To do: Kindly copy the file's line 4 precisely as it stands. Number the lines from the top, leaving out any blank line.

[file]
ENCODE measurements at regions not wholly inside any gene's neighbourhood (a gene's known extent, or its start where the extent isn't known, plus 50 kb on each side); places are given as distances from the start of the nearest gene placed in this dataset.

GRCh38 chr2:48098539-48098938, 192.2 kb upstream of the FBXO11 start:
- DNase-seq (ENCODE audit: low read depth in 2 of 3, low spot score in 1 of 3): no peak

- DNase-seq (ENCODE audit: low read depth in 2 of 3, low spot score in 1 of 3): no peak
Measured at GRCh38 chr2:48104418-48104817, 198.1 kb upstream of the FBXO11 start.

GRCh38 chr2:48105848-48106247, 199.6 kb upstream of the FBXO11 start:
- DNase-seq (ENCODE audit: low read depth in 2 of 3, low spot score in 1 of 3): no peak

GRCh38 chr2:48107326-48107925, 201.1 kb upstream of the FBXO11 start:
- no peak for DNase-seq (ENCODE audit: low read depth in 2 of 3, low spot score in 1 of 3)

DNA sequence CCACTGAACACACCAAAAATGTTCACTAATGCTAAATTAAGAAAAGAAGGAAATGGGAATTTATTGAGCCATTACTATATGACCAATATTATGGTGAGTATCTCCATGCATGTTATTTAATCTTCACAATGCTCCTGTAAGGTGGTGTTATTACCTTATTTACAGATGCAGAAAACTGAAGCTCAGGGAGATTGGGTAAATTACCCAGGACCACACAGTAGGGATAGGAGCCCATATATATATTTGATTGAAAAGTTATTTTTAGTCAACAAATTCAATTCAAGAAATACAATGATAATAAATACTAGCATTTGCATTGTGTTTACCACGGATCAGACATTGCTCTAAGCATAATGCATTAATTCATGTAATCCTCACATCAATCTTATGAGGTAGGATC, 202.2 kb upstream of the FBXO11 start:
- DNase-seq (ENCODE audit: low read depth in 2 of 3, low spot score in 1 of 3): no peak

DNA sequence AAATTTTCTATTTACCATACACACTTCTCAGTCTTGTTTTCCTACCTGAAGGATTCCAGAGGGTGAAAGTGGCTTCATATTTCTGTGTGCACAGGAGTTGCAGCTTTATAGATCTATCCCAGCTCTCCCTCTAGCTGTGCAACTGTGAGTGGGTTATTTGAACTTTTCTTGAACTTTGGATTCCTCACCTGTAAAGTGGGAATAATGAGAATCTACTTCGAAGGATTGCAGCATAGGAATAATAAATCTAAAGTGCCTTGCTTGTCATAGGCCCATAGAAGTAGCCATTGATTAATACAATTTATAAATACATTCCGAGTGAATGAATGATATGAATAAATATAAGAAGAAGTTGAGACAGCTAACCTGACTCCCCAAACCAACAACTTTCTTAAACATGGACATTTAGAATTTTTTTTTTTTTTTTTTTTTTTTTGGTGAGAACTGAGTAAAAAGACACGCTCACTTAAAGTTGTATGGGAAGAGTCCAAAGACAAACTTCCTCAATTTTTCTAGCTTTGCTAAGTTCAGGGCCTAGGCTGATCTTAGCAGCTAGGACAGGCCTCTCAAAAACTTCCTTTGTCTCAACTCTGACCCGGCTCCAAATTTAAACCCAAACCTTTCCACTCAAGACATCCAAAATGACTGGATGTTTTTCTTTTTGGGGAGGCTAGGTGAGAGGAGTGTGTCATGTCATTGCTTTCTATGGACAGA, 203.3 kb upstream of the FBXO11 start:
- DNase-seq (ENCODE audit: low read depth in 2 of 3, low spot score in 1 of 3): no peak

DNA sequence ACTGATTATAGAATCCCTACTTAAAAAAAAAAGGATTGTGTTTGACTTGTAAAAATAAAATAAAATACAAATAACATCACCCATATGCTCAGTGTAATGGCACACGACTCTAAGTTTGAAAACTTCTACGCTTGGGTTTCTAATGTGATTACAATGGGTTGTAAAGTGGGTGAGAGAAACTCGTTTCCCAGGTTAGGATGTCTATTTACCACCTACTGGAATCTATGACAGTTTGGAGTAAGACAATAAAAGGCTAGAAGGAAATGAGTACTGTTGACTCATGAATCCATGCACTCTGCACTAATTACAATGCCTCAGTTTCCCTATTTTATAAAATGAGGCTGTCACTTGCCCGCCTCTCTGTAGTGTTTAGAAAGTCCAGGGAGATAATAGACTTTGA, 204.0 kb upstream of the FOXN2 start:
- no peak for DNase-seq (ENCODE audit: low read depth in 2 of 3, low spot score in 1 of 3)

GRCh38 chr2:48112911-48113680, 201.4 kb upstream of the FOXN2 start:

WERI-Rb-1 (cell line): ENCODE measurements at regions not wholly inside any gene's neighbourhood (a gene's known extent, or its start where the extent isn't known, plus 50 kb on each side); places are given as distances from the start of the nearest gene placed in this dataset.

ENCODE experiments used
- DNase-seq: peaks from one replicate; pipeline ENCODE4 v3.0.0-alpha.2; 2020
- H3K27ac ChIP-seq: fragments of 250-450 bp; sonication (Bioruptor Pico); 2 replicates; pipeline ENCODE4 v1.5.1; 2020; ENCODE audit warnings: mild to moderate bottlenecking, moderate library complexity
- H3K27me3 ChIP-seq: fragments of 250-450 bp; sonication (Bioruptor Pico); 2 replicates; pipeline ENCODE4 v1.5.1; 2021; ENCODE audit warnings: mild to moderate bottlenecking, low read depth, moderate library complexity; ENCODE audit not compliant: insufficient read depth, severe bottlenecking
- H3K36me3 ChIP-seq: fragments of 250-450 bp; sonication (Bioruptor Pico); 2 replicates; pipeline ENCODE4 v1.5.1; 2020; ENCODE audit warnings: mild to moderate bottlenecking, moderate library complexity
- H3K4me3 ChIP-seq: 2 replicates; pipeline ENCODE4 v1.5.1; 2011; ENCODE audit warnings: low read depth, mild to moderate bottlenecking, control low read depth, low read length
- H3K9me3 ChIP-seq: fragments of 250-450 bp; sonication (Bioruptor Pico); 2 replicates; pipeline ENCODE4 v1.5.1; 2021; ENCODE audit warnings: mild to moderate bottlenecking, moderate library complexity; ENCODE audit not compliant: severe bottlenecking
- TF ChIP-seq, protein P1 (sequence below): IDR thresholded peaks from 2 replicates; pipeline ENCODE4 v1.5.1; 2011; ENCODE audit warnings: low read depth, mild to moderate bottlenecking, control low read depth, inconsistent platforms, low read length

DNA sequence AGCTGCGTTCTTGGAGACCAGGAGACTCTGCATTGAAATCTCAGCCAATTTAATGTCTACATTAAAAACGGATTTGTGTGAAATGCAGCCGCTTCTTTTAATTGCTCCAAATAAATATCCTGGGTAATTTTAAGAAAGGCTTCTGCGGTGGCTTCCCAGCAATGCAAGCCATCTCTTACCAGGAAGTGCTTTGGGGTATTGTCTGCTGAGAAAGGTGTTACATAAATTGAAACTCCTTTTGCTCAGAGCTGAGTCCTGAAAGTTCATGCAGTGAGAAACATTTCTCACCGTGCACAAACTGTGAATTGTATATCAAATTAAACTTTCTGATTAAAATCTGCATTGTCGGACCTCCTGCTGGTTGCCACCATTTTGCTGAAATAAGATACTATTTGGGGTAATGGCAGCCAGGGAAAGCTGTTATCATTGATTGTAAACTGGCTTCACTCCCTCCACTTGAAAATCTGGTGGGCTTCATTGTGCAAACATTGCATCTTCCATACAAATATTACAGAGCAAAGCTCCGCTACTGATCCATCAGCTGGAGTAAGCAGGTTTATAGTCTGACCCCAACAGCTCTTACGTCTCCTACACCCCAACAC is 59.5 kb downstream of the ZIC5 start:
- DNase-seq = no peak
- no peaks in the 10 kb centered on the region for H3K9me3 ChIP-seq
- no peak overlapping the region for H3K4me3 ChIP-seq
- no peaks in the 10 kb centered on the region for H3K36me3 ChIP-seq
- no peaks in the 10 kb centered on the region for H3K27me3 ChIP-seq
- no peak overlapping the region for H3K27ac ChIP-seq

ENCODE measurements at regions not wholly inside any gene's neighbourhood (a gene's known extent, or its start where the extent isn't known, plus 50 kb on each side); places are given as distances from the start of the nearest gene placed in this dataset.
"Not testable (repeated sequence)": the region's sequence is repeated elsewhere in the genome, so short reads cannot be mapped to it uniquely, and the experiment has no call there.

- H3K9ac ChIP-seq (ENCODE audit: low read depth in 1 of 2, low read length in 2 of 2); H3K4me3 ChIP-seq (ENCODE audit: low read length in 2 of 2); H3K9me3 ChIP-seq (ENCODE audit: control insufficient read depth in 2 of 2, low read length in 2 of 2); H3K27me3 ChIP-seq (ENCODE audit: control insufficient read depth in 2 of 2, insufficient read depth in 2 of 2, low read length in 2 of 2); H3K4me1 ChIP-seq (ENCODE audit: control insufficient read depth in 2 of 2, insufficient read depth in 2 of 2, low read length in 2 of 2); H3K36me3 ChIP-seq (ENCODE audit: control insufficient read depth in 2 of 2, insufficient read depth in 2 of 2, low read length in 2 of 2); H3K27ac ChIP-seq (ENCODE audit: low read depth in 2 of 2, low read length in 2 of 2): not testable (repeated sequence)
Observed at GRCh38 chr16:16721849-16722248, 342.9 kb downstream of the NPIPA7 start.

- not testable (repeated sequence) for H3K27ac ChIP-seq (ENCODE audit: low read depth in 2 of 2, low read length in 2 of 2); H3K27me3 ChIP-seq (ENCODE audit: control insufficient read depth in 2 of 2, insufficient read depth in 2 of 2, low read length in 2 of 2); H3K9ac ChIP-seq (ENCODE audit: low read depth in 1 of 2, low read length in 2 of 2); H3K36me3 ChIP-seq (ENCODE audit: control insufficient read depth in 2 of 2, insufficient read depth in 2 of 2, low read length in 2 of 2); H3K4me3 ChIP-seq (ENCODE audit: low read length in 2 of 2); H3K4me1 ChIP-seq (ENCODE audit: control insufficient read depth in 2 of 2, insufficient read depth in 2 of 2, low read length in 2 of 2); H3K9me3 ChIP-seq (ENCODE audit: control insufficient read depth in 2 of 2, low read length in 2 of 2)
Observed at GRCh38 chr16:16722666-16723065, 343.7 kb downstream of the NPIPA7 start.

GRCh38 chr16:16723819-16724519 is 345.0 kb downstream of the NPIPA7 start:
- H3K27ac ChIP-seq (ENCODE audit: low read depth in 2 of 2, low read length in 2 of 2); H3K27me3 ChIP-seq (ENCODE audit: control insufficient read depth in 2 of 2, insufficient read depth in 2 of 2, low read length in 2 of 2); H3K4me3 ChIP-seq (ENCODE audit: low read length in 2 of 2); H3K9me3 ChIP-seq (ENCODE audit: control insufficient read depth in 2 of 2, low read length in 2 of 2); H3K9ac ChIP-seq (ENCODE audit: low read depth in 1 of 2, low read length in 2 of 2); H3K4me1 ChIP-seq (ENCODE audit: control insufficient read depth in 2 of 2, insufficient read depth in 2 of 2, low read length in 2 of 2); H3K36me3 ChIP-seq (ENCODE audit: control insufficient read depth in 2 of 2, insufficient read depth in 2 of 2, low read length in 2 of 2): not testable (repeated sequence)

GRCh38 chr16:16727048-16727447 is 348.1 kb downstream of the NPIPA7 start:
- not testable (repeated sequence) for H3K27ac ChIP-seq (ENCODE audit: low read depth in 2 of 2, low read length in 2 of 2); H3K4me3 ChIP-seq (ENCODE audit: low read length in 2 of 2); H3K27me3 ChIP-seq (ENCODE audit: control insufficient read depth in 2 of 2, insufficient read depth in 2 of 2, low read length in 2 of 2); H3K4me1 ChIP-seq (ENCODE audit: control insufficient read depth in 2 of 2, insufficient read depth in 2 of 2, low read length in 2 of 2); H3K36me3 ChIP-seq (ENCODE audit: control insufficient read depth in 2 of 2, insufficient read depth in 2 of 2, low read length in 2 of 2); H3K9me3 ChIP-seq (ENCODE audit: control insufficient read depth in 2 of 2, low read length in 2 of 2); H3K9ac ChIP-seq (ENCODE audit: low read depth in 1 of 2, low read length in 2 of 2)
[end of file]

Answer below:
- DNase-seq (ENCODE audit: low read depth in 2 of 3, low spot score in 1 of 3): no peak